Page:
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It Starts Off All Cute And Catchy, But Then This Ingrid Michaelson Song Turns Fearless

Do you ever feel like your fears are holding you back from fully living your life? Better question: Is there really anyone who doesn't feel that way at least once in a while?

It Starts Off All Cute And Catchy, But Then This Ingrid Michaelson Song Turns Fearless

That's the subject of the catchy Ingrid Michaelson music video below: conquering some of your fears.

Now, I know that a few of these scenes seem a little cheesy (and I'll admit that even the fearless bits are still pretty cute). It's definitely not this easy to conquer your fears, especially some of the more serious ones in here. Even so, it's pretty moving to see people doing all these things they're afraid of. It's a great reminder to live in the moment. 'Cause you and me? We got this. (Sorry, had to. You'll get it.)


Not up for watching the video right now? Here's a little teaser, GIF-style:

The video starts out with Ingrid Michaelson fans being asked to write down what they're afraid of.

Some people are afraid of things that we might think are pretty trivial — like birds! Or even just meeting Ingrid. And as people write what they're afraid of, *spoiler alert!* Ingrid helps them face those fears.

Meanwhile, she also serenades the crowd and reminds us all that we're beautiful and we got this. Of course.

But here's the good part. Buried in there amid the silly fears and cute things, there's some super-deep stuff. This kid at 2:27 has a pretty inspiring and very real message.

And are ya ready for my favorite one? This scene starts at 2:41 and makes me want to give everyone in this video a high-five.

Be sure to head on back up there and take a look at the whole video when you get a chance. It's great, and the song is totally stuck in my head right now (and should definitely be stuck in yours).

Simon & Garfunkel's song "Bridge Over Troubled Water" has been covered by more than 50 different musical artists, from Aretha Franklin to Elvis Presley to Willie Nelson. It's a timeless classic that taps into the universal struggle of feeling down and the comfort of having someone to lift us up. It's beloved for its soothing melody and cathartic lyrics, and after a year of pandemic challenges, it's perhaps more poignant now than ever.

A few years a go, American singer-songwriter Yebba Smith shared a solo a capella version of a part of "Bridge Over Troubled Water," in which she just casually sits and sings it on a bed. It's an impressive rendition on its own, highlighting Yebba's soulful, effortless voice.

But British singer Jacob Collier recently added his own layered harmony tracks to it, taking the performance to a whole other level.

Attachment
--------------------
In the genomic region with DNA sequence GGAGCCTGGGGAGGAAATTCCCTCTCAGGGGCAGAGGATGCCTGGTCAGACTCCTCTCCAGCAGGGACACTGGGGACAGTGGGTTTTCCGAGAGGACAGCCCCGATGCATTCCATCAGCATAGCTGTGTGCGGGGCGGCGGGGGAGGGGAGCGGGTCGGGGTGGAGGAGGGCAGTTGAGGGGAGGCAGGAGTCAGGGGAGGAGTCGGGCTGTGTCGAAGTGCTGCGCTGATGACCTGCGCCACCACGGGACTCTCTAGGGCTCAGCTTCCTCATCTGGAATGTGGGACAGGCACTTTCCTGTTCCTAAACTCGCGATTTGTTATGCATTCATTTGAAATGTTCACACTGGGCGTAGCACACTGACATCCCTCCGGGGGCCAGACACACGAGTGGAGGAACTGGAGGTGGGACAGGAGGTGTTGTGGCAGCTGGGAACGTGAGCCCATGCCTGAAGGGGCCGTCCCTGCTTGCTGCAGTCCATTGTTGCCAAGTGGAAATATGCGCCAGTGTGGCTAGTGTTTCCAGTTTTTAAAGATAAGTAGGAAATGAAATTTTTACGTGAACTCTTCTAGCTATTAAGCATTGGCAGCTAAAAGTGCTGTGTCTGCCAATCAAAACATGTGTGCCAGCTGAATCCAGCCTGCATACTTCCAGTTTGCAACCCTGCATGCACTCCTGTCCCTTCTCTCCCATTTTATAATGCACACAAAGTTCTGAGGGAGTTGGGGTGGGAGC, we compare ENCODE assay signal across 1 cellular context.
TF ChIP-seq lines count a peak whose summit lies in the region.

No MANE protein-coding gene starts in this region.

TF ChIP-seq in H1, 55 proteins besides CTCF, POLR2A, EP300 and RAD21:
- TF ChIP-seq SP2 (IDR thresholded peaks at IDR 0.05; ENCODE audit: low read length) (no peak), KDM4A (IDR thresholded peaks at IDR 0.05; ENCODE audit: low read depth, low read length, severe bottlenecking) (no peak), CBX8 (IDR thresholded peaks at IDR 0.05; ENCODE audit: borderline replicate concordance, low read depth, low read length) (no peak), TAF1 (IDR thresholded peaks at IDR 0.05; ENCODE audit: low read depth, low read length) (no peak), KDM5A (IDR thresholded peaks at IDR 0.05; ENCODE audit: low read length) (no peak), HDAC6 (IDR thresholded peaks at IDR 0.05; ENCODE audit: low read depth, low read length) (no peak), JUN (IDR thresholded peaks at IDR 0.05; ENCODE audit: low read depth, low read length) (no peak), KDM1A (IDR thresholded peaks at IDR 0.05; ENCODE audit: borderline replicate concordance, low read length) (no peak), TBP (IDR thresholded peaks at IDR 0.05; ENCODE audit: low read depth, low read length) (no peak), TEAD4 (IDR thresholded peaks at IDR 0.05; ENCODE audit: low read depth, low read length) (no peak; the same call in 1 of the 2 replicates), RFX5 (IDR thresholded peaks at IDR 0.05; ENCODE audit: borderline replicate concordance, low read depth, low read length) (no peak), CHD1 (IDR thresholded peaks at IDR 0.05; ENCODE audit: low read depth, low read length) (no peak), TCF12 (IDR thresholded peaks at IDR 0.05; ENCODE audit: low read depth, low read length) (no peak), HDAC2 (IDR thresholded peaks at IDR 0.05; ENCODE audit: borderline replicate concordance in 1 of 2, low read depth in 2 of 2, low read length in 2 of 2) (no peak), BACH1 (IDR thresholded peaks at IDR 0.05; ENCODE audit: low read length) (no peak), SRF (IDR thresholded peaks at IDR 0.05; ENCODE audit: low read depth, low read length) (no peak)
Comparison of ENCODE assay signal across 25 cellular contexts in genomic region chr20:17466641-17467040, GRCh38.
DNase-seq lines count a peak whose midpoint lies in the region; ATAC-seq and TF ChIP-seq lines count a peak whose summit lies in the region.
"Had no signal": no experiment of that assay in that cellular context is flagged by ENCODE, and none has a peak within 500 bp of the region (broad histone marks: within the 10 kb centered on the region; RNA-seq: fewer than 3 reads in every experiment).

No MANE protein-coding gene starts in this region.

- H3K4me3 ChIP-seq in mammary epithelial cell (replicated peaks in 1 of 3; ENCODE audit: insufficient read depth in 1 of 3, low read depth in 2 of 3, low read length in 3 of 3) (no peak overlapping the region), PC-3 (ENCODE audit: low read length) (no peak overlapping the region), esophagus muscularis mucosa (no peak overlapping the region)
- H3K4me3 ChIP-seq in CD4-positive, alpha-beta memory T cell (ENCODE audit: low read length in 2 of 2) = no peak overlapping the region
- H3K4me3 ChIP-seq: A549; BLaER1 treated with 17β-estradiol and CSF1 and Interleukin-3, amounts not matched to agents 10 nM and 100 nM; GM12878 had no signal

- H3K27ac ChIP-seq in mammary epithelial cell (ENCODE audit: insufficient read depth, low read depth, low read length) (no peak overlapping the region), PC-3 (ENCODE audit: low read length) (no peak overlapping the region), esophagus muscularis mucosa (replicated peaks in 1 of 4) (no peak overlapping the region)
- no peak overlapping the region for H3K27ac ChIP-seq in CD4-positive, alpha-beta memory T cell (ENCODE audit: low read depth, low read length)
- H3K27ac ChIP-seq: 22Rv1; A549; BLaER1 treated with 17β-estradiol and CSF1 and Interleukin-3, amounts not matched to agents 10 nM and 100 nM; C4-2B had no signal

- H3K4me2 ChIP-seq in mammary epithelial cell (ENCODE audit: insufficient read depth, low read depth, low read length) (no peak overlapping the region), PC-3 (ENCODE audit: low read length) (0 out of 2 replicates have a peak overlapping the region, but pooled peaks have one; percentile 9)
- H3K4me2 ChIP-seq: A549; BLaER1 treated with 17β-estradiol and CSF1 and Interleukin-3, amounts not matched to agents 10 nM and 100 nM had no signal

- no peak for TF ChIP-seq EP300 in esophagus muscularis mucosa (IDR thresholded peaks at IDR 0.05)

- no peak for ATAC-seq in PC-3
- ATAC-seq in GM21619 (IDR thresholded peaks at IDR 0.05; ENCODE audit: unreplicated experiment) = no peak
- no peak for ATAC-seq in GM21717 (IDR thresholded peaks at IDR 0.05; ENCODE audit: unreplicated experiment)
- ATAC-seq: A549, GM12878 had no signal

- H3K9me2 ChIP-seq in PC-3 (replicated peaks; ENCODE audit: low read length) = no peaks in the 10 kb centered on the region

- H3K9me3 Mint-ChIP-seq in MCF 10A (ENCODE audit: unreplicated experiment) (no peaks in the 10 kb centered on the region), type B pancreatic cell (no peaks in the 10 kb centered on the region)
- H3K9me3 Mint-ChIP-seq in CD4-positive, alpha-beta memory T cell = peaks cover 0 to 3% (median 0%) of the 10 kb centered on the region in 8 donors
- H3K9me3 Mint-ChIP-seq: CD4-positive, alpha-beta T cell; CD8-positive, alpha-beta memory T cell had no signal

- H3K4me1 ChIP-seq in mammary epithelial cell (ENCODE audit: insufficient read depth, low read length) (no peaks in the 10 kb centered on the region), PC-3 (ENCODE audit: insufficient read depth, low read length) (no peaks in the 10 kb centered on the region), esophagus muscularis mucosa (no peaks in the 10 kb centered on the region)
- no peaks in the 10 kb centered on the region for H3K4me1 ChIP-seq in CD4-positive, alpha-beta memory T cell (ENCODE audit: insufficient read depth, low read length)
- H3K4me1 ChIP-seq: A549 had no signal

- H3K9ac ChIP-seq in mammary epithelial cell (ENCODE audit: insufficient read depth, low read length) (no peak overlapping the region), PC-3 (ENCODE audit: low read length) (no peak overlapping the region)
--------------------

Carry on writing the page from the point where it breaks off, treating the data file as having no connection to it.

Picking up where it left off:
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Images courtesy of John Scully, Walden University, Ingrid Scully
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Since March of 2020, over 29 million Americans have been diagnosed with COVID-19, according to the CDC. Over 540,000 have died in the United States as this unprecedented pandemic has swept the globe. And yet, by the end of 2020, it looked like science was winning: vaccines had been developed.

In celebration of the power of science we spoke to three people: an individual, a medical provider, and a vaccine scientist about how vaccines have impacted them throughout their lives. Here are their answers:

John Scully, 79, resident of Florida

Photo courtesy of John Scully

When John Scully was born, America was in the midst of an epidemic: tens of thousands of children in the United States were falling ill with paralytic poliomyelitis — otherwise known as polio, a disease that attacks the central nervous system and often leaves its victims partially or fully paralyzed.

"As kids, we were all afraid of getting polio," he says, "because if you got polio, you could end up in the dreaded iron lung and we were all terrified of those." Iron lungs were respirators that enclosed most of a person's body; people with severe cases often would end up in these respirators as they fought for their lives.

John remembers going to see matinee showings of cowboy movies on Saturdays and, before the movie, shorts would run. "Usually they showed the news," he says, "but I just remember seeing this one clip warning us about polio and it just showed all these kids in iron lungs." If kids survived the iron lung, they'd often come back to school on crutches, in leg braces, or in wheelchairs.

"We all tried to be really careful in the summer — or, as we called it back then, 'polio season,''" John says. This was because every year around Memorial Day, major outbreaks would begin to emerge and they'd spike sometime around August. People weren't really sure how the disease spread at the time, but many believed it traveled through the water. There was no cure — and every child was susceptible to getting sick with it.

"We couldn't swim in hot weather," he remembers, "and the municipal outdoor pool would close down in August."

Then, in 1954 clinical trials began for Dr. Jonas Salk's vaccine against polio and within a year, his vaccine was announced safe. "I got that vaccine at school," John says. Within two years, U.S. polio cases had dropped 85-95 percent — even before a second vaccine was developed by Dr. Albert Sabin in the 1960s. "I remember how much better things got after the vaccines came out. They changed everything," John says.

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